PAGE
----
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On Saturday (Aug 27) my wife Donna, and I participated in the 30th Annual Hotter than Hell Bicycle Ride in Wichita Falls, TX. I rode the 100 km route (63.5 miles) while Donna opted for the shorter 25 mile route (due to the high heat). We both finished, but this story is not about us.


As I pedaled south out of Burkburnett, TX towards the finish line about 12.5 miles away, I started up a long 2 mile grade (not steep but you know its there) feeling the pain in my legs and suffering in the heat (already over 100 degrees F at 11 am), I saw a recumbent trike on the road in front of me, moving slowly but steadily up the hill. As I got closer, I could see an American flag and a red/gold flag I could not identify flying from the back of the bike. As pulled up behind the rider, the unidentified flag flapped and I could see it was the United States Marine Corps flag flying proudly. At this point I realized this was a rather unusual bicycle. It was not a normal bicycle, it was a hand bike.


The rider was a young man about 22 or 23 years old, proudly wearing his USMC cycling jersey with a camo scheme paint job on his helmet. The young man was pedaling the bike by hand for all he was worth. I looked at the rider; he was sweating rivers and grinning ear to ear as he pedaled up the hill. The rider was a double amputee with 2 prosthetic legs. As I went by, I told him “You go Marine!” and a got a big "OOORAH!” in return. I was reduced to tears and damn near wrecked my bike because I couldn’t see.


I pulled into the rest area at the top of the hill and parked my bike. There was a group of riders standing talking about this young man. 15 grown men and not a dry eye in the group. We all walked back to the road to wait on this young man and then proceeded to “tear the house down” as he pulled in to the rest area. There was another 300 – 400 riders in the rest area who joined in as soon as they realized what was going on. As I left the rest area to pedal last 12 miles back into Wichita Falls, the heat, my sore butt, and the pain in my legs suddenly became very trivial and were no longer a problem. Like everyone else in the rest area when that young Marine pulled in, the last 12 miles were downhill with a tail wind and it was suddenly 65 degrees. I pedaled the last 12 miles like I had just started the ride.


You go Marine!
 

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Great way to start out Sunday morning, reading something like that. What an experience! We are proud of all our serviceman and women, especially those who have sacrifice much for us. To keep it motorcycle-related, we can thank our military for the fact that we can enjoy riding our motorcycles the way we do and where we do. Happy Daze.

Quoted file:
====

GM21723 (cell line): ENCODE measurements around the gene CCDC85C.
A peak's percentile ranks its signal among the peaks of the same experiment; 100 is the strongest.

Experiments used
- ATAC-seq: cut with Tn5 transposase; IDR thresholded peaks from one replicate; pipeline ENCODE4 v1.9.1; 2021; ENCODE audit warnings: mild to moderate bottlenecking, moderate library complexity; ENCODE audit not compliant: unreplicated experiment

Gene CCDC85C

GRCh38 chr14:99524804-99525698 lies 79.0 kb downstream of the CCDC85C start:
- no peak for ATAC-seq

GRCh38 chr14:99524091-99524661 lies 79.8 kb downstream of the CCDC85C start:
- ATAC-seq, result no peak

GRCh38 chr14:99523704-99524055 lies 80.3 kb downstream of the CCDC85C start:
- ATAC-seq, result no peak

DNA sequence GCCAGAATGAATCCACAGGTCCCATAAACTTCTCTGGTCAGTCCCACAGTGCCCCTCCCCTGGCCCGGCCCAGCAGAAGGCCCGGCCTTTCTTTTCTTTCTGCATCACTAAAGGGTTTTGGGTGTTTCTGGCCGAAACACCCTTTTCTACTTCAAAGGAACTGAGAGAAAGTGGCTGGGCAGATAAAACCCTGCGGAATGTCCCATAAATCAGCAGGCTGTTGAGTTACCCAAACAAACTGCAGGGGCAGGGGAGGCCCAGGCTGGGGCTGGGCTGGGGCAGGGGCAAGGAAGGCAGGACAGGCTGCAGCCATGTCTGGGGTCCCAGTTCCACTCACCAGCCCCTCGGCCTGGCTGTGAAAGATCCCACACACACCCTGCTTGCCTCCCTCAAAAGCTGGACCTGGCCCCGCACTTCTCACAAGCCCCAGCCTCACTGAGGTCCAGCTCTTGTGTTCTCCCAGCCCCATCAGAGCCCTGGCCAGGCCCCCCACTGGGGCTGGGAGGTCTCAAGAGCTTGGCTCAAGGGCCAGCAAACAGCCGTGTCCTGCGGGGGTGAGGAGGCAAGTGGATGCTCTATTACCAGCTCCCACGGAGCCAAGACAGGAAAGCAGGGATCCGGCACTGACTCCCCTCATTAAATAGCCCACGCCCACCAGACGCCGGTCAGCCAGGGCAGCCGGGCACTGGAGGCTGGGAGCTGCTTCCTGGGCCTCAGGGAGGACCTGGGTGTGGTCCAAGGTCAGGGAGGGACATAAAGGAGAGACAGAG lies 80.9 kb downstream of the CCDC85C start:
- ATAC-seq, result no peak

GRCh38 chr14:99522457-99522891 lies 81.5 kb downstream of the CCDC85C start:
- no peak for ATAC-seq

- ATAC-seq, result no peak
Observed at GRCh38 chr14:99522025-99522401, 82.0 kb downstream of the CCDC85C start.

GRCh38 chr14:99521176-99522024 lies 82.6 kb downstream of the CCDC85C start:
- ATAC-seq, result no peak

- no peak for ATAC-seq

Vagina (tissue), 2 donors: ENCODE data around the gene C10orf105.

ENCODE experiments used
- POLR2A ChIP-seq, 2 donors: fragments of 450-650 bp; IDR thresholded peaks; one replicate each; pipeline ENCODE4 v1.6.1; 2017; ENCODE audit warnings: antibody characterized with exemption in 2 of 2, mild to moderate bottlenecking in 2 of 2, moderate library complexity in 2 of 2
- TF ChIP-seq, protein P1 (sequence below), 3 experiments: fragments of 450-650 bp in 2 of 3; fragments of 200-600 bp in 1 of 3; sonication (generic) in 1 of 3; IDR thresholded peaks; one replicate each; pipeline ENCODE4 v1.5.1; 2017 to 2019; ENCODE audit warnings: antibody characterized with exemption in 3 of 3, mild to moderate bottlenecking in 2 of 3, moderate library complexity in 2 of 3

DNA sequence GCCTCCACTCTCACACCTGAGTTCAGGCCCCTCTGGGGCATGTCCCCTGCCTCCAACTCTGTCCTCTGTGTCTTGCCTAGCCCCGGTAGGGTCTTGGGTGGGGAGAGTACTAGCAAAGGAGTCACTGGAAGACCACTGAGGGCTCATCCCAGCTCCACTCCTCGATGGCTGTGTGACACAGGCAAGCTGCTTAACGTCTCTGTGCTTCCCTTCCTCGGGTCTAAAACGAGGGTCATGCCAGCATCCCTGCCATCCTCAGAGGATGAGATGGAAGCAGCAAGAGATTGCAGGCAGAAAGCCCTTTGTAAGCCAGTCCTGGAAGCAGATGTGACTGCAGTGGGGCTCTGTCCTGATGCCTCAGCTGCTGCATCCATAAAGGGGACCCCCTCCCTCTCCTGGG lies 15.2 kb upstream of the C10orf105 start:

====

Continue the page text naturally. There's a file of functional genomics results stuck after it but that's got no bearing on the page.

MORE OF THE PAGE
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Thanks for posting!

On Saturday (Aug 27) my wife Donna, and I participated in the 30th Annual Hotter than Hell Bicycle Ride in Wichita Falls, TX. I rode the 100 km route (63.5 miles) while Donna opted for the shorter 25 mile route (due to the high heat). We both finished, but this story is not about us.


As I pedaled south out of Burkburnett, TX towards the finish line about 12.5 miles away, I started up a long 2 mile grade (not steep but you know its there) feeling the pain in my legs and suffering in the heat (already over 100 degrees F at 11 am), I saw a recumbent trike on the rode in front of me, moving slowly but steadily up the hill. As I got closer, I could see and American flag and a red/gold flag I could not identify flying from the back of the bike. As pulled up behind the rider, the unidentified flag flapped and I could see it was the United States Marine Corps flag flying proudly. At this point I realized this was a rather unusual bicycle. It was not a normal bicycle, it was a hand bike.


The rider was a young man about 22 or 23 years old, proudly wearing his USMC cycling jersey with a camo scheme paint job on his helmet. The young man was pedaling the bike by hand for all he was worth. I looked at the rider; he was sweating rivers and grinning ear to ear as he pedaled up the hill. The rider was a double amputee with 2 prosthetic legs. As I went by, I told him “You go Marine!” and a got a big "OOORAH!” in return. I was reduced to tears and damn near wrecked my bike because I couldn’t see.


I pulled into the rest area at the top of the hill and parked my bike. There was a group of riders standing talking about this young man. 15 grown men and not a dry eye in the group. We all walked back to the road to wait on this young man and then proceeded to “tear the house down” as he pulled in to the rest area. There was another 300 – 400 riders in the rest area who joined in as soon as they realized what was going on. As I left the rest area to pedal last 12 miles back into Wichita Falls, the heat, my sore butt, and the pain in my legs suddenly became very trivial and were no longer a problem. Like everyone else in the rest area when that young Marine pulled in, the last 12 miles were downhill with a tail wind and it was suddenly 65 degrees. I pedaled the last 12 miles like I had just started the ride.


You go Marine!
Semper Fi!
 
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